Borderline Latin: Jovanotti

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Borderline Latin is an exploration of the influence of Latin music in styles, places and rhythms beyond its traditional borders, and of different types of cross-pollination between Latin music and other musical creatures. Each week, we will feature the works of a ‘non-Latin’ artist via song or musical style whose rhythm, themes, melodic inflections or influences have earned it the name of Borderline Latin.

Ever wondered where the “Latin” in Latin America comes from? That’s right: from Italy. “Latin America” designates those countries that speak a Romance language –one that descends from Latin, the language of ancient Rome. Unsurprisingly, Latin American countries share some cultural similarities with Latin European countries. Spain and Portugal are an easy match; but Italy is too –just get on a bus in Rome during rush hour: it’s like riding a pesera in Mexico City. Perhaps this is why lots of Italian artists have chosen to invade the Spanish-speaking market. But amidst names such as Eros Ramazzotti and Laura Pausini, there’s one that stands out for his borderline appeal: Jovanotti.

Two of Jovanotti’s hits became quite popular in Latin America during the ’90s: “Penso Positivo” and “Serenata Rap,” from Lorenzo 1994. After his success in the Spanish-speaking world, he recorded several Spanish versions of his songs, particularly from Il quinto mondo. He also collaborated with Jarabe de Palo for an adaptation of his hit “L’ombelico del Mondo,” which was revamped into “El ombligo del mundo” and is part of his greatest hits album Pasaporte – Lo Mejor de.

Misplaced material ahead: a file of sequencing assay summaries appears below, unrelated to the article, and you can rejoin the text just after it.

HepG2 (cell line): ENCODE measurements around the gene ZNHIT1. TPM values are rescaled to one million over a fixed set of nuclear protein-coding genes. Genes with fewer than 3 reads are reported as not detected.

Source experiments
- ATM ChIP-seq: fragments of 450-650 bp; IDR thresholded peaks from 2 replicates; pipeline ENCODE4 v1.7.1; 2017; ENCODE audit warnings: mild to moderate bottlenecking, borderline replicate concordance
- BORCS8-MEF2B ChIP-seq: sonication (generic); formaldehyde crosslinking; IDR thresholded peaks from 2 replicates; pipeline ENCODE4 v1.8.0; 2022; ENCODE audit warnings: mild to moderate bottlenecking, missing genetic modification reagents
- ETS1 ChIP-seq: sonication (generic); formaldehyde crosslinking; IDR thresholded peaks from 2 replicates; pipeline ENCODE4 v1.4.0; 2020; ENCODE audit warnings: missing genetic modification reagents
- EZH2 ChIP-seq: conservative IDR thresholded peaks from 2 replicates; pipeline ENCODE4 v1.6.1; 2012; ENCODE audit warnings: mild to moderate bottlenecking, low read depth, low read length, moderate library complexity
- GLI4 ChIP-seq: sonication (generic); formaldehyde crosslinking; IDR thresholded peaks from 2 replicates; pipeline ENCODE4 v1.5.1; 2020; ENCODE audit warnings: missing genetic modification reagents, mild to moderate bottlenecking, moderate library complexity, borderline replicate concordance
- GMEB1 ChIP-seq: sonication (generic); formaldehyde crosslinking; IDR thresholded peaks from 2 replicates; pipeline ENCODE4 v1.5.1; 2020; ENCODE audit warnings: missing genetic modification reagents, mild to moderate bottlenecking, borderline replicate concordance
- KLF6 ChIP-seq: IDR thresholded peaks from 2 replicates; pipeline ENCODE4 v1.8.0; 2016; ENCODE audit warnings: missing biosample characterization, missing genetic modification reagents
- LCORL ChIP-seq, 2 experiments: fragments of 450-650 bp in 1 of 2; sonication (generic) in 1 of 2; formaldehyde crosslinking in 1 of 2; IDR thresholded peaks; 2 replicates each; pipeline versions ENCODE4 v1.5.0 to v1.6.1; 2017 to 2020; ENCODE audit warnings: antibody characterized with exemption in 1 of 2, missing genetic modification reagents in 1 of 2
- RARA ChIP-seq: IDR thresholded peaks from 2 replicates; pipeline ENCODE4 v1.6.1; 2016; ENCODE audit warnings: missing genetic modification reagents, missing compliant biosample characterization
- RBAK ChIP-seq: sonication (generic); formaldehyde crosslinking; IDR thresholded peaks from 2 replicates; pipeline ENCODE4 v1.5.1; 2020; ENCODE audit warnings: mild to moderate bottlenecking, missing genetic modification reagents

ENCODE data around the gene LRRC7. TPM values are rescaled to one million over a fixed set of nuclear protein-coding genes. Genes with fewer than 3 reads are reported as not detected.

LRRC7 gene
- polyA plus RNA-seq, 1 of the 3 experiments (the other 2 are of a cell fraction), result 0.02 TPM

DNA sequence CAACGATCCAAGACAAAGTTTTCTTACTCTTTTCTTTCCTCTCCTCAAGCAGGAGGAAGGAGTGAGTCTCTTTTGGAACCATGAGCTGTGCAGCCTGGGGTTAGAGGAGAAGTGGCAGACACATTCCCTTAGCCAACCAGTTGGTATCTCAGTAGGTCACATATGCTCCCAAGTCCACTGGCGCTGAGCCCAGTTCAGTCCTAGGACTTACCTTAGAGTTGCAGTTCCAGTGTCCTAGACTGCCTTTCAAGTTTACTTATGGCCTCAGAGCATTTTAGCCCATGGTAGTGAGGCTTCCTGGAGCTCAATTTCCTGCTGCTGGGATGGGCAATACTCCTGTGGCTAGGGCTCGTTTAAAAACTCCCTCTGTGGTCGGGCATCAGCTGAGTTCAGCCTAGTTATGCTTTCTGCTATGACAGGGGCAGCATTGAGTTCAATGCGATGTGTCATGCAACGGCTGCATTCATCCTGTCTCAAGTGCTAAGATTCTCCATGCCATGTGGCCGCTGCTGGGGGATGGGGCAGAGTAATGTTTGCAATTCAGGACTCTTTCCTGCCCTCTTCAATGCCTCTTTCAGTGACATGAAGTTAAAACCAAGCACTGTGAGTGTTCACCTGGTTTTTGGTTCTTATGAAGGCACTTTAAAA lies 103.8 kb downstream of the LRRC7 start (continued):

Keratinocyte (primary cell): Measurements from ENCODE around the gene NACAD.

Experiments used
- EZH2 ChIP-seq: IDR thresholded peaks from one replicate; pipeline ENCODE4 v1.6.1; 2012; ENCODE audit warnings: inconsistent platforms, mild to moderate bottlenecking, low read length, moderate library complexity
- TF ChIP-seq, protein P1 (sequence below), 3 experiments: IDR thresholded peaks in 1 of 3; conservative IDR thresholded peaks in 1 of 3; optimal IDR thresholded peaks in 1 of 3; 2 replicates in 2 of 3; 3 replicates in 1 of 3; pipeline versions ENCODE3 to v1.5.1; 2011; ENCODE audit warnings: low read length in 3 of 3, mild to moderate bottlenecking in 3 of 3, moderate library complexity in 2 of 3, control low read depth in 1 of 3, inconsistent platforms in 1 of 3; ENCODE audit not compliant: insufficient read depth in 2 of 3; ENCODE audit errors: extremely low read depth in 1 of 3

Jovanotti is permanently getting out of his comfort zone, incorporating different musical elements into his personal blend of hip hop, funk and pop, and reaching for new audiences. In 2009, he made his debut in the US, performing in NYC clubs such as Le Poisson Rouge and Joe’s Pub. Now he’s back. He will perform next week (03/12) in Williamsburg, and he’s planning to release a retrospective album called Italia 1988-2012 this summer, which will feature four world premiere tracks, and was produced by Ian Brennan, who also produced Tinariwen’s 2012 Grammy-winning album Tassili. Wait for it. In the mean time, fill your ears with nostalgia, and think positively:

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Click HERE to read more on “Borderline Latin.” For comments and tips, please contact me at:, and for more info on my “Borderline” works, visit Borderline Projects.